Allen Toussaint The Bright Mississippi on 2LP
2009 Nonesuch Records Debut
On The Bright Mississippi (2009), Rock & Roll Hall of Fame inductee Allen Toussaint's Nonesuch Records debut, the music legend continued to break new ground with his first jazz-oriented set, displaying the same effortless swing and relaxed charm he brought to his classic rock and roll sides. He salutes Big Easy stars of a previous generation, the jazz greats who, in the early 20th century, built the genre from the ground up and turned the ears of the world to New Orleans.
Backed by an all-star combo that sounds like a group of old friends, Toussaint reinterprets classic jazz and blues tunes popularized or written by such New Orleans greats as Louis Armstrong, Sidney Bechet, Jelly Roll Morton and Joe "King" Oliver, as well as pieces composed by fellow travelers Django Reinhardt, Duke Ellington and Thelonious Monk. He accedes the producer's chair to trusted friend Joe Henry, who sat behind the board for Toussaint's contributions to Our New Orleans, Nonesuch's best-selling 2005 benefit disc aiding hurricane victims on the Gulf Coast.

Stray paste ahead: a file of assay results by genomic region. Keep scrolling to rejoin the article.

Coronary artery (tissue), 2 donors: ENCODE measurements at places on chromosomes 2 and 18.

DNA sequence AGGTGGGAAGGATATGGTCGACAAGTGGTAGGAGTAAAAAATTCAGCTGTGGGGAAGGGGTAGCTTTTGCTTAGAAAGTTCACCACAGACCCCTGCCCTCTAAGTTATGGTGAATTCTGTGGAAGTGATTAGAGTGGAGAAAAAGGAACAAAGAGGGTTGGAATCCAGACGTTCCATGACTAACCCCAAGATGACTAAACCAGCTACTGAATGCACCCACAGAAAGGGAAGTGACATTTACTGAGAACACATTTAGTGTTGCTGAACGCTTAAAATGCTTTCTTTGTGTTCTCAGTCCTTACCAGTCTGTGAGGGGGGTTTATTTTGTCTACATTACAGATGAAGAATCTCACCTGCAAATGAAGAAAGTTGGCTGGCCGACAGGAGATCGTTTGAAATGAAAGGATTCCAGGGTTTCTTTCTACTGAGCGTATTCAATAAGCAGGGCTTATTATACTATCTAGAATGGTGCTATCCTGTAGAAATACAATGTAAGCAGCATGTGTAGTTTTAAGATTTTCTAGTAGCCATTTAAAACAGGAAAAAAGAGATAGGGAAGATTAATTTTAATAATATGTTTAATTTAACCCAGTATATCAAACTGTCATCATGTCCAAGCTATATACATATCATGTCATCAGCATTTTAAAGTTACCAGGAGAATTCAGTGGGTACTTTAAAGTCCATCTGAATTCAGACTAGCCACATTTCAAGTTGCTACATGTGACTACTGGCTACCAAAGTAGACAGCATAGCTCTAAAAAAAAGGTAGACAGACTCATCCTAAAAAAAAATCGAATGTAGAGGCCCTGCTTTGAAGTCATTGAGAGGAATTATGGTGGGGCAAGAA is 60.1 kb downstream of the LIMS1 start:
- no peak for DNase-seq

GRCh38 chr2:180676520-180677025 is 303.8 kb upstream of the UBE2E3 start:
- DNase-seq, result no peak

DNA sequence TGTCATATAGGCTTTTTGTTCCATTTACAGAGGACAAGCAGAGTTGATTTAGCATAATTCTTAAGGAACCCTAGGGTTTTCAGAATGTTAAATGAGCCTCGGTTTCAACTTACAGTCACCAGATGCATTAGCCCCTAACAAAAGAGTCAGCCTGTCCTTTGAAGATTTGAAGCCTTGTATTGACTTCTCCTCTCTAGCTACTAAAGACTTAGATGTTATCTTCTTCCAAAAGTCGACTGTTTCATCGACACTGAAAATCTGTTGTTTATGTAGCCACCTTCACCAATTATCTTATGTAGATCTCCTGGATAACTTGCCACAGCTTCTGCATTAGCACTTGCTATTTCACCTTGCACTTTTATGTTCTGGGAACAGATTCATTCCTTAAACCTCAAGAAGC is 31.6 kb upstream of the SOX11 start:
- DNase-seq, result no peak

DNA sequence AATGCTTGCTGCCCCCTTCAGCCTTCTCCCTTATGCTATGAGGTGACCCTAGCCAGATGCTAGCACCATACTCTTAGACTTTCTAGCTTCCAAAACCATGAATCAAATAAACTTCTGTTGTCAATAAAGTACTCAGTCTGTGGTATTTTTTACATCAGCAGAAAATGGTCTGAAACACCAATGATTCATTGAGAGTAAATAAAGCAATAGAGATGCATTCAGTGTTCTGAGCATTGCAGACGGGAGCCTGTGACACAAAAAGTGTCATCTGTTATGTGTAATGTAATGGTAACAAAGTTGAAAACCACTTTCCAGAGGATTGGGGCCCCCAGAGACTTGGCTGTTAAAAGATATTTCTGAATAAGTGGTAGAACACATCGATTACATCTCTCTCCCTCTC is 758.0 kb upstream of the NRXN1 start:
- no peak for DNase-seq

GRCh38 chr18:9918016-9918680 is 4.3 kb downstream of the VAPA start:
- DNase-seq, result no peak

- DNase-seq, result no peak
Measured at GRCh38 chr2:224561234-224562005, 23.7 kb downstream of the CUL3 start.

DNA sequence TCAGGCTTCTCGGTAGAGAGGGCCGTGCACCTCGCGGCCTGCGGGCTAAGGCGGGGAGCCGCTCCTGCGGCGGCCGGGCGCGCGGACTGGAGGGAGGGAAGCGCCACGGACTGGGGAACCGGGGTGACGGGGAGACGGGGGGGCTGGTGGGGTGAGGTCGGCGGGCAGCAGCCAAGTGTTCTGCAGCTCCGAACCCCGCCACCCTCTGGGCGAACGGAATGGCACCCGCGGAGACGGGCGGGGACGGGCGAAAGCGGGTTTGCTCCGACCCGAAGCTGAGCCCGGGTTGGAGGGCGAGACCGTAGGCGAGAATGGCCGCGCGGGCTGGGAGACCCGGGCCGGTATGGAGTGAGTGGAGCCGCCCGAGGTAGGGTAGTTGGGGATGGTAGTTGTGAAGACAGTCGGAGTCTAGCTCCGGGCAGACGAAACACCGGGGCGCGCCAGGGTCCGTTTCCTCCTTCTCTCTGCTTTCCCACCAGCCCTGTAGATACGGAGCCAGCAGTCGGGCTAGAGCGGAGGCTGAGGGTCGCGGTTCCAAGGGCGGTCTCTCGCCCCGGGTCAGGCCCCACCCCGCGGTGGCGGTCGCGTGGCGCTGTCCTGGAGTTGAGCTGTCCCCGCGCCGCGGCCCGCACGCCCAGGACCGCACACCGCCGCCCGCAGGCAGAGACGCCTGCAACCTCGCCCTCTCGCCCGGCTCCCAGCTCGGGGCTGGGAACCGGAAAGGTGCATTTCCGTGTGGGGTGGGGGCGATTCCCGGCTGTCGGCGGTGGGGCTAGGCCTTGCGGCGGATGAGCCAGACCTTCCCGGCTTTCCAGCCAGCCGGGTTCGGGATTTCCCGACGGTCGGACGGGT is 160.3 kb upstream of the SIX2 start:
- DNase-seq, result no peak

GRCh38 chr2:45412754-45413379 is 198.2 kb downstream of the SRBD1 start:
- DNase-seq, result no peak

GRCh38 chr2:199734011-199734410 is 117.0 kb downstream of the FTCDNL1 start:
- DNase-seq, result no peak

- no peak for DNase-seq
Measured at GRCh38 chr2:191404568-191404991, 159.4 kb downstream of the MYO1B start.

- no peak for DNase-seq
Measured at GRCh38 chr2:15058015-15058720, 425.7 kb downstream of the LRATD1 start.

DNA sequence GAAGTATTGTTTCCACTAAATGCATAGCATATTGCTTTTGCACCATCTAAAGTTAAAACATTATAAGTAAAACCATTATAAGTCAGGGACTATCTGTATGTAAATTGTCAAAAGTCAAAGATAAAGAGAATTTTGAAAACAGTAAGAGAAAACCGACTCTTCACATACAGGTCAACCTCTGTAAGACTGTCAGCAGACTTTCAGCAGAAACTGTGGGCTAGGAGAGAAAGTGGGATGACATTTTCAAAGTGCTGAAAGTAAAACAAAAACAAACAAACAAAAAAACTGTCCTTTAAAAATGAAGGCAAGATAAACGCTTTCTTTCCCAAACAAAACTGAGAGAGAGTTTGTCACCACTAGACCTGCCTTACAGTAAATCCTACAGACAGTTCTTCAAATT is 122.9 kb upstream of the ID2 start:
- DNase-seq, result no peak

Henry also produced The River In Reverse, Toussaint's 2006 post-Katrina collaboration with Elvis Costello. Henry assembled a decidedly non-traditional band of backing players for The Bright Mississippi, assuring a fresh take on such venerable tunes as "West End Blues," "St. James Infirmary," and "Dear Old Southland." Joining Toussaint for four days of sessions at Manhattan's Avatar Studio were guitarist Marc Ribot (Costello, Tom Waits), bassist David Piltch (k.d. lang), clarinetist Don Byron, trumpeter Nicholas Payton and drummer Jay Bellerose (Robert Plant/Alison Krauss, Sam Phillips). Nonesuch label-mates Brad Mehldau (piano) and Joshua Redman (saxophone) also stopped by for one tune each.
"It was wonderful," says Toussaint of these convivial sessions. "Everything is live, of course. This isn't the kind of assembly line music where somebody put the wheels on here and somebody put the top on there. Everything got done at the same time, so everybody fed on each other, their personality and tonality."